Conflicts of Interest

Except as indicated below, the policies and procedures of the Journal of Renal Nutrition (JREN) follow those of the International Committee of Medical Journal Editors, as published in the "Uniform Requirement for Manuscripts Submitted to Biomedical Journals: Writing and Editing for Biomedical Publication" Updated October 2004 (www.icmje.org; accessed October 1, 2006).

A conflict of interest exists when an author, reviewer, or editor has financial or personal relationships with other persons or organizations that may inappropriately influence or bias his or her actions. There is a potential for a conflict of interest whether or not an individual believes that a relationship affects his or her scientific judgment. Conflicts can occur as the result of employment, consultancies, stock ownership, honoraria, paid expert testimony or opinions, personal and family relationships, or academic competitive pressures.

All participants in the peer review and publication process must disclose all relationships that could be viewed as a potential conflict of interest.

Potential Author Conflicts

Authors are responsible for disclosing any and all financial and personal relationships between themselves and others that might bias, or be perceived to bias, their work. When submitting a manuscript to JREN, authors must complete the Mandatory Checklist form, which asks for full disclosure of any potential conflicts of interest. Here authors must state whether potential conflicts do or do not exist. Financial arrangements between any author and any company whose product or competing product plays a prominent role in the manuscript must be noted on both the Mandatory Checklist and the title page of the manuscript. If the manuscript is accepted, the JREN editors will decide whether to publish information about potential conflicts. A statement either noting the potential conflict(s) or informing readers that none were disclosed will appear on the first page of the article.

Potential conflicts related to sponsorship or financial support. Authors should describe the role of the study sponsor(s), if any, in study design, data collection, analysis, and interpretation, and the writing of the report. If the sponsor(s) had no such involvement, this should be clearly stated. Authors must attest that they had full access to all of the data in the study, and that they take complete responsibility for the integrity of the data and the accuracy of the data analysis.

Potential Reviewer Conflicts

Editors will not select peer reviewers who have potential conflicts of interest. Authors may provide editors with the names of persons they feel should not review their manuscript, because of a potential conflict. However, when possible, authors should explain the reason(s) for their concerns. Reviewers must disclose any conflicts that could bias their opinions, and they should disqualify themselves from reviewing when appropriate.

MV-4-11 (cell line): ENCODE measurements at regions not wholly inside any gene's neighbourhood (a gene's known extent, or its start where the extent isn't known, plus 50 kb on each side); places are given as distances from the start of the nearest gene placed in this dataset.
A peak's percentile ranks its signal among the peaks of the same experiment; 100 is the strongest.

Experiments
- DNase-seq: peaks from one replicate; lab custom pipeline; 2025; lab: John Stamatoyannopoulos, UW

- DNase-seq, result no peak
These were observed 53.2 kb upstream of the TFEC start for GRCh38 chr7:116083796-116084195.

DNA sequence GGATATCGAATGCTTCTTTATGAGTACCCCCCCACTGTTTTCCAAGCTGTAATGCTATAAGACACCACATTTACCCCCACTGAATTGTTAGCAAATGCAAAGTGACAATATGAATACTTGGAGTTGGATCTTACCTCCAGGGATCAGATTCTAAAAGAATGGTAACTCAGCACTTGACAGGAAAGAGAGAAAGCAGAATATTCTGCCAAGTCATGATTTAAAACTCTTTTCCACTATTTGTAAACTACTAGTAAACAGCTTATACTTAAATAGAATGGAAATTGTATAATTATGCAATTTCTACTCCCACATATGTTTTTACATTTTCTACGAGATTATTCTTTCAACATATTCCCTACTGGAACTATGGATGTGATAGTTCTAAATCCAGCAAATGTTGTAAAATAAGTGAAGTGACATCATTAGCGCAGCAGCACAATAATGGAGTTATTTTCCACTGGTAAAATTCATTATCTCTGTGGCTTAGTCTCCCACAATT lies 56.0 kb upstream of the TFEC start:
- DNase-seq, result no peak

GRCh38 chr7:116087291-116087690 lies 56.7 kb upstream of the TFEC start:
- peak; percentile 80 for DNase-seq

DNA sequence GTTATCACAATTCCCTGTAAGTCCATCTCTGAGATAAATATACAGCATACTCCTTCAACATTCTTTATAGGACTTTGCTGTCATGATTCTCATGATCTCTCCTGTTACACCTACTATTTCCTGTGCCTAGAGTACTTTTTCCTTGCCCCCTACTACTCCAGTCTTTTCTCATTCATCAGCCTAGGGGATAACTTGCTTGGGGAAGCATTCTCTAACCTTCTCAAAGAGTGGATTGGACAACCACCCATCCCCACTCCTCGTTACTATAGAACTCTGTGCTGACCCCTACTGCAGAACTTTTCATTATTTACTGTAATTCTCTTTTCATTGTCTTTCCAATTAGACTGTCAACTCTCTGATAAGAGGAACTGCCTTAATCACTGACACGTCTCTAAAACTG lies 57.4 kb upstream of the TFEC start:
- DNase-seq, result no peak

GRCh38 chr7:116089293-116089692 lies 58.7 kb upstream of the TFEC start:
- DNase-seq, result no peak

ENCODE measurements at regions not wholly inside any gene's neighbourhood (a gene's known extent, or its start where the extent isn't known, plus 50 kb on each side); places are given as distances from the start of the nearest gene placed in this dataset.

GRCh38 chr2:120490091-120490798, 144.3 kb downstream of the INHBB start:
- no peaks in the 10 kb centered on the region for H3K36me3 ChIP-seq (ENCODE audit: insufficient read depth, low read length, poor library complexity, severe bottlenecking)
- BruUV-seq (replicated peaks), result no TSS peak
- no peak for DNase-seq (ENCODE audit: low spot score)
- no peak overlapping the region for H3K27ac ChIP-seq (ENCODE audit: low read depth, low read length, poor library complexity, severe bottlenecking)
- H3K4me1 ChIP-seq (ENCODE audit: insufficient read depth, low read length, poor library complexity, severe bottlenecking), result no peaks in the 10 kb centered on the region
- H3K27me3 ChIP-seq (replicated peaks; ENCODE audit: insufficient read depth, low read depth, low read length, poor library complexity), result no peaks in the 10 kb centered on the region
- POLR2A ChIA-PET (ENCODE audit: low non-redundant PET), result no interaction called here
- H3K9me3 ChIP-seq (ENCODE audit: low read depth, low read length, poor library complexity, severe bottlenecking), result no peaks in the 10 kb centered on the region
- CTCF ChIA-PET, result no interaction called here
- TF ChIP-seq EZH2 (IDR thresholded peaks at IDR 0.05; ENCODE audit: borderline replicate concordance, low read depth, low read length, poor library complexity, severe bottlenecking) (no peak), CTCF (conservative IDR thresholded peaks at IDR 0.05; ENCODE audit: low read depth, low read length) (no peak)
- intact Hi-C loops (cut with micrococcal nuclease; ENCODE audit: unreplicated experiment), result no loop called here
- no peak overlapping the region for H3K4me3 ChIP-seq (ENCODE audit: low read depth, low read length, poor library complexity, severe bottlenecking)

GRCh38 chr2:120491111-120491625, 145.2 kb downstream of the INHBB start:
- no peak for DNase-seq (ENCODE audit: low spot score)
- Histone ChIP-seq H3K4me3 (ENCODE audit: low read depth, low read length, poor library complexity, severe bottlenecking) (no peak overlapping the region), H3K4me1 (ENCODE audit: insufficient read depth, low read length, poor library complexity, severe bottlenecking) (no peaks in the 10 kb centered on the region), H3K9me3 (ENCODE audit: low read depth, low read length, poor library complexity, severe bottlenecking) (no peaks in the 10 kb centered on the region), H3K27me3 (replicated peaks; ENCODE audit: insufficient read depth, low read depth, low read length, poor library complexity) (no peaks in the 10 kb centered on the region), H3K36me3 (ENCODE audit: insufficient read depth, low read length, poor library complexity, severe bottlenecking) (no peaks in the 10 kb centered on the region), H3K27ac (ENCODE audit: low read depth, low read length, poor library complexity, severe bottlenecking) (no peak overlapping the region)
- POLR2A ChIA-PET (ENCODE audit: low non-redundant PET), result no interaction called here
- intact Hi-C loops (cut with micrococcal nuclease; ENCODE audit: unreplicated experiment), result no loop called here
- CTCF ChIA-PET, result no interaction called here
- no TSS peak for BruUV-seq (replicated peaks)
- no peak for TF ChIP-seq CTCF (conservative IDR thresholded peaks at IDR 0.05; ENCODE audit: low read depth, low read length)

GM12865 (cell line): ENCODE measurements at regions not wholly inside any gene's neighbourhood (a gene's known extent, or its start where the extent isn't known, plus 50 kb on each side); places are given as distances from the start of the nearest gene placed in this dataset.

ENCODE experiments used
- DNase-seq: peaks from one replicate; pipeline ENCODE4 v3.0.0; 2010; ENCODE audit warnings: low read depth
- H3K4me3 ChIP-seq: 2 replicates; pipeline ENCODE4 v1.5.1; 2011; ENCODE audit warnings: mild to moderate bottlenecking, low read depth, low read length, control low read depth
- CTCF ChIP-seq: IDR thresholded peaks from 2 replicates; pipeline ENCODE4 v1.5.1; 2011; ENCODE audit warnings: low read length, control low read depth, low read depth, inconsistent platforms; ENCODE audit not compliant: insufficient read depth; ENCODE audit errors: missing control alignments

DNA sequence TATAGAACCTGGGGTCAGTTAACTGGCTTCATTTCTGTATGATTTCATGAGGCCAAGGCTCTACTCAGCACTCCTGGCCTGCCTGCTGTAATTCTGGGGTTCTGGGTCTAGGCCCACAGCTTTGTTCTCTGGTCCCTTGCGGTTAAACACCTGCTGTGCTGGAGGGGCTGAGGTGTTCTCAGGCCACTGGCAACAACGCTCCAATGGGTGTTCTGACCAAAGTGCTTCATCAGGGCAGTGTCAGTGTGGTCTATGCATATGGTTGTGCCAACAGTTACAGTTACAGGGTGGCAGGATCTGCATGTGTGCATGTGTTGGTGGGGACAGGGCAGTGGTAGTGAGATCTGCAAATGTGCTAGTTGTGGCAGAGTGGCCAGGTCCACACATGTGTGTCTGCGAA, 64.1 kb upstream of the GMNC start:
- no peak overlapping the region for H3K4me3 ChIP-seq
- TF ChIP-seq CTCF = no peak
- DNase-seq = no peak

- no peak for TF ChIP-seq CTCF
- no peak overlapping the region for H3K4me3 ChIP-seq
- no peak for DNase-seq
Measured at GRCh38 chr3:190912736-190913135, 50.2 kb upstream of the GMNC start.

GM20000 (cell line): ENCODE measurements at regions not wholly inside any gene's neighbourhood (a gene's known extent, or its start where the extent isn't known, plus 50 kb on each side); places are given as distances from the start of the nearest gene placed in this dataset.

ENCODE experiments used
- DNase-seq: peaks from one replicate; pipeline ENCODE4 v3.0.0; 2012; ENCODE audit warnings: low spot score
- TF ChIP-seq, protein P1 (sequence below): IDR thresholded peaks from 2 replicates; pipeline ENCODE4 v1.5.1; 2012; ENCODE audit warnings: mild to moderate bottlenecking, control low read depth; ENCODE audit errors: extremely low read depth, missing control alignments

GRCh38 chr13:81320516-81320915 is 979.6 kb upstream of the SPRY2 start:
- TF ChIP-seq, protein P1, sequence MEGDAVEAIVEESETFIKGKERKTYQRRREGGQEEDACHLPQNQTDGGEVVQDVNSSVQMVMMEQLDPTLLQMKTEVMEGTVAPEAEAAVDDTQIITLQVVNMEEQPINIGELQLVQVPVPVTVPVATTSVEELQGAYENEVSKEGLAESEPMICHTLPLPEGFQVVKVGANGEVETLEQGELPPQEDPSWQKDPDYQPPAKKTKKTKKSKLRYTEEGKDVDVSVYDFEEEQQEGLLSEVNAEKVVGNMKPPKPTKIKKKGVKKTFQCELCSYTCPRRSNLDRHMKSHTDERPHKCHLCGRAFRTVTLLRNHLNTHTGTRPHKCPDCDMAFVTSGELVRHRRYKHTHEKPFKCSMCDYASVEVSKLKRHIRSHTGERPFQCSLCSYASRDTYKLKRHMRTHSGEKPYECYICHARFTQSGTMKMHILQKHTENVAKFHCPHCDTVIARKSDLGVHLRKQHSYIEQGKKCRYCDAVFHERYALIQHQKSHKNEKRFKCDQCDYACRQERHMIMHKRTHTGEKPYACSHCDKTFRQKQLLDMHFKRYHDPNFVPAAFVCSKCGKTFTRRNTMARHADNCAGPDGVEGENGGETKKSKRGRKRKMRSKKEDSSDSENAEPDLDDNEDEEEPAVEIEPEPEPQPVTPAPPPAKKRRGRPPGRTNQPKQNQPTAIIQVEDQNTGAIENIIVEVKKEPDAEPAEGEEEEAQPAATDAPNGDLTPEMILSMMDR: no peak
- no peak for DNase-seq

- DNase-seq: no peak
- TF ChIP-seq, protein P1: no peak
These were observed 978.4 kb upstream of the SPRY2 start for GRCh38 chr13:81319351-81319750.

Potential Editor Conflicts

Editors who make final decisions about manuscripts must have no personal, professional, or financial involvement with any of the subject matter in manuscripts they might judge.

When the editor-in-chief (EIC) has a conflict of interest with authors of a new submission, but the co-editor (CE) does not have a conflict:

  • The EIC assigns the paper to the co-EIC who does not have a conflict
  • If the co-EIC decides the paper should be rejected without peer review, he/she asks another Editorial Board Member (EBM) (who also has no conflict) for a second opinion. If both agree, the paper is rejected without further review.
  • When it has been decided that a manuscript should be peer reviewed, the co-EIC assigns it to reviewers. At least 2 reviews are obtained. If the reviewers are fundamentally in agreement, then the co-EIC may make the decision on the manuscript. If peer reviews differ, the co-EIC may ask 1 or more Editorial Board Members without a conflict for opinions before making his/her decision.

1. Should both the co-EICs have a conflict with authors of a new submission:

  • The co-EICs assign the paper to an Associate Editor (AE) who does not have a conflict
  • The AE assigns the manuscript to reviewers. At least 2 reviews are obtained. If the reviewers are fundamentally in agreement, then the AE may make the decision on the manuscript. If peer reviews differ, the AE may ask 1 or more other Editorial Board Members for opinions before making his/her decision.
  • Note that an AE is not given the option of rejecting a manuscript without peer review, since the AE does not have experience in judging the likelihood that a given manuscript will or will not be competitive for publication in JREN.
  • If the manuscript is accepted for publication, a statement will appear on the title page saying that an outside editor entirely handled the peer-review and decision-making processes.

2. When one of the co-EICs is an author of a manuscript submitted to JREN, then that co-EIC is not involved in the peer-review and decision-making processes for this manuscript. The non-author co-EIC oversees the peer review process for this paper.

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